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What happens when a board member is a seller?

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By Teri Karush Rogers  |
July 20, 2010 - 6:40AM
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Q.  Does a board member have to resign when he puts his co-op unit on the market for sale?  I don't recall anything in our building documents saying they have to, but should they, ethically, to avoid a potential conflict of interest?  

There has been concern expressed that they may be subject to information that may not be available to others not on the Board and selling their units.  

As a related question, what procedures, if any, should our Board follow when a Board member is a real estate agent with a listing in our building?  

A.   Unless your bylaws require the board member to resign, he or she doesn’t have to, say our BrickTank experts.  

But our experts are of two views about whether the board member should resign anyway.

Some say it’s a good idea to make a clean break.

“That eliminates the chance that a board member might be accused of acting with self interest with respect to votes on issues that might affect the transaction, such as maintenance increases, assessments or material changes in corporate policies such as subletting or pet policies,” says real estate lawyer Eric Goidel.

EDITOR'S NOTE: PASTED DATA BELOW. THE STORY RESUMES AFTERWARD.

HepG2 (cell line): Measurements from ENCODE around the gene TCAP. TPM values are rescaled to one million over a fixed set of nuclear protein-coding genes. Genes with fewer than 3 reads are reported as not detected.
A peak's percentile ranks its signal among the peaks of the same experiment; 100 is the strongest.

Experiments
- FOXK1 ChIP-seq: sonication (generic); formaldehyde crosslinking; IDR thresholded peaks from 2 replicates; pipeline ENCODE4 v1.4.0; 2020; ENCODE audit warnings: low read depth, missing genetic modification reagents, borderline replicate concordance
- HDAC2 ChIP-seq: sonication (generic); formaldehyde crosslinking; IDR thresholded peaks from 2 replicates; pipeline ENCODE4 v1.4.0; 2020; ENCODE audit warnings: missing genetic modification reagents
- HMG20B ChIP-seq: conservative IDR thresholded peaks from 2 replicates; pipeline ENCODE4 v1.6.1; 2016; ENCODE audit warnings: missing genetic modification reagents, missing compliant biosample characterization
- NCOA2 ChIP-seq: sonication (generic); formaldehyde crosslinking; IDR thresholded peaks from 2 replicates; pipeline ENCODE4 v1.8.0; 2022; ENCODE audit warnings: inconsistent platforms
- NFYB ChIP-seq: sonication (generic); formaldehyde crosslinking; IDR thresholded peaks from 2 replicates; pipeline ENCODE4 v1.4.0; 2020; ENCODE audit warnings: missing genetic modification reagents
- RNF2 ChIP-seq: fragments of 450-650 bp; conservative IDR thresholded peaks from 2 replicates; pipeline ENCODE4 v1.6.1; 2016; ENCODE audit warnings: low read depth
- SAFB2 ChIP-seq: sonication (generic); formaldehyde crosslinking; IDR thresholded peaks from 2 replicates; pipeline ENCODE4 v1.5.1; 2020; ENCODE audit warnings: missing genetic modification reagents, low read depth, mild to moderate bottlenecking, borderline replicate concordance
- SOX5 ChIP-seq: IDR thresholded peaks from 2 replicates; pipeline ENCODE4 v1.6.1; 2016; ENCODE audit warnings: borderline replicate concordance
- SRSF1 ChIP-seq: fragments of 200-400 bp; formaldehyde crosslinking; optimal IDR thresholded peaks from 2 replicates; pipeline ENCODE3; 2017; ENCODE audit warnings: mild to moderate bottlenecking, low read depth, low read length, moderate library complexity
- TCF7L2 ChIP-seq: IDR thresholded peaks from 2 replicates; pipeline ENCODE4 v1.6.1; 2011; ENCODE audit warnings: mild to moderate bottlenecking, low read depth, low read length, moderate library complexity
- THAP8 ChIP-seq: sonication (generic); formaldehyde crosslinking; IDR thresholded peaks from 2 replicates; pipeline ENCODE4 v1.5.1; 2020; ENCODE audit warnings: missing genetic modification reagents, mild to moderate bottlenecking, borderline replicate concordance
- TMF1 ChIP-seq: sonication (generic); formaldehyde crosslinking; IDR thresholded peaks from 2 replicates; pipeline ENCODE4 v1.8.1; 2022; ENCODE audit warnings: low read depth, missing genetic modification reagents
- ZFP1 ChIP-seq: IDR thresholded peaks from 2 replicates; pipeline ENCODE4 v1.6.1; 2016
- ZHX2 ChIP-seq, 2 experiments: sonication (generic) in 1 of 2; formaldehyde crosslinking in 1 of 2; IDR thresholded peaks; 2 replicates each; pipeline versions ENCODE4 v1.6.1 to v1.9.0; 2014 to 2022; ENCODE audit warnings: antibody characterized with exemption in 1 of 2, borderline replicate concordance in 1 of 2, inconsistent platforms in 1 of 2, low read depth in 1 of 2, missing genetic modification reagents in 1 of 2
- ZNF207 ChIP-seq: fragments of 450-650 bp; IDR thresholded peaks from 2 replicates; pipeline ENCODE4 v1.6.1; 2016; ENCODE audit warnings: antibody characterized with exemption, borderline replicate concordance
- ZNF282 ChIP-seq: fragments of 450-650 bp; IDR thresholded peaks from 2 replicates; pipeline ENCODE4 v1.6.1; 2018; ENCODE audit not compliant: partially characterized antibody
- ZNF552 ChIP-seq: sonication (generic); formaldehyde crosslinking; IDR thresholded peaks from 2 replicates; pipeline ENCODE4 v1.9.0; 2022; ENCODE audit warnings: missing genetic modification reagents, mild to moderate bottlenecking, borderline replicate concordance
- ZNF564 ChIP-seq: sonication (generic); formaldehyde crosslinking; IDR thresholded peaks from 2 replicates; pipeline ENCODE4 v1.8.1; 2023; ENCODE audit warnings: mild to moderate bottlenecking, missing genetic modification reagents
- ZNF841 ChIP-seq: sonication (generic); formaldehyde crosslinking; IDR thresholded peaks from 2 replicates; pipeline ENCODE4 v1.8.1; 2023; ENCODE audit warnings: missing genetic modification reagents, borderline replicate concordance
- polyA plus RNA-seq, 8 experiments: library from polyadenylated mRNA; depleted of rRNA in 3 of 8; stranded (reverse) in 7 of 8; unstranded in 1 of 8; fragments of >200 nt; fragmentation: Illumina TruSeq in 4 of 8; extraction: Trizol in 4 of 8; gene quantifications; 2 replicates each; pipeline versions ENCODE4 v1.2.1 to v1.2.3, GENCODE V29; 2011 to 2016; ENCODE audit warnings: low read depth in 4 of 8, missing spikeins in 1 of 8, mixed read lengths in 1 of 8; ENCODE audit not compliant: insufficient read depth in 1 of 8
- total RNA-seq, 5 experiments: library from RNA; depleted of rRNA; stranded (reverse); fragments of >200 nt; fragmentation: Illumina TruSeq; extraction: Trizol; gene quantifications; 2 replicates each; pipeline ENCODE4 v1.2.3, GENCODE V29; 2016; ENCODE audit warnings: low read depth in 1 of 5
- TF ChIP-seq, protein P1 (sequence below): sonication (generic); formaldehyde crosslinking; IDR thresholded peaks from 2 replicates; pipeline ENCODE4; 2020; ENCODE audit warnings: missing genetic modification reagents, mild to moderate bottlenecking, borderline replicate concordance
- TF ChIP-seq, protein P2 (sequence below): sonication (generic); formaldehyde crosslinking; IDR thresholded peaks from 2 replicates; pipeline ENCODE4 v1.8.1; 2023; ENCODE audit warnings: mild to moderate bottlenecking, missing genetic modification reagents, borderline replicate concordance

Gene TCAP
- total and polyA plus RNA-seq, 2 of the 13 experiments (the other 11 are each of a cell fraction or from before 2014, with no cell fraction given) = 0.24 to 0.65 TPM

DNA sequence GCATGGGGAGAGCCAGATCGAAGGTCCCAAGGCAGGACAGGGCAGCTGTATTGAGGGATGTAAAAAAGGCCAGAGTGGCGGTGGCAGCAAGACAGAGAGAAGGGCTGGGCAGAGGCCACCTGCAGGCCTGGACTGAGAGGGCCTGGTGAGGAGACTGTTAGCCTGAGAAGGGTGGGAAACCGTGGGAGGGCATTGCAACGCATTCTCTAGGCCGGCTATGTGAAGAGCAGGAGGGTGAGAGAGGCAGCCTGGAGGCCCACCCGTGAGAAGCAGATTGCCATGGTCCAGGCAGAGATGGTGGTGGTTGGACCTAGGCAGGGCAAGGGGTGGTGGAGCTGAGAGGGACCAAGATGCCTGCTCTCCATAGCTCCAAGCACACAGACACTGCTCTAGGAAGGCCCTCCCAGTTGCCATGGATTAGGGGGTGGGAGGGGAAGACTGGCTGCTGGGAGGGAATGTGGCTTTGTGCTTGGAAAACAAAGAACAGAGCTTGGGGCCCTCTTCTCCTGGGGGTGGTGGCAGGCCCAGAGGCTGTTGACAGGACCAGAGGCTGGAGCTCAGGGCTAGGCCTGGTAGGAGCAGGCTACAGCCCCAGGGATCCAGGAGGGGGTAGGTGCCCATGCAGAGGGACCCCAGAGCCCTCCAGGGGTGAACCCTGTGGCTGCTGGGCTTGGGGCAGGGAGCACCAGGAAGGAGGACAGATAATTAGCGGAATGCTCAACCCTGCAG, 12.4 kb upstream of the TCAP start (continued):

He suggests that the seat be left vacant temporarily, and if the board rejects the buyer, “it’s only fair to offer the position back to the board member.”

Others on our panel say it’s enough to sit out any discussions about the apartment up for sale.

“They just recuse themselves from voting on issues pertaining to the sale,” says real estate attorney C. Jaye Berger. “It’s no different from many other issues which may arise in a building where a board member may be personally involved.”

As for a board member who is a real estate agent holding the listing, they should also recuse themselves from reviewing any applications to buy the apartment, says property manager Michael Wolfe.

Real estate lawyer Jeffrey Reich says the board should pass bylaws that “restrict board members from engaging in transactions which are to be submitted to the board for approval, or at least which prohibit the board member/broker from participating in any discussions or votes relating to any such transactions.”

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Teri Karush Rogers

Founder & Publisher

Founder and publisher Teri Karush Rogers launched Brick Underground in 2009. As a freelance journalist, she had previously covered New York City real estate for The New York Times. Teri has been featured as an expert on New York City residential real estate by The New York Times, New York Daily News, amNew York, NBC Nightly News, The Real Deal, Business Insider, the Huffington Post, and NY1 News, among others. Teri earned a BA in journalism and a law degree from New York University.

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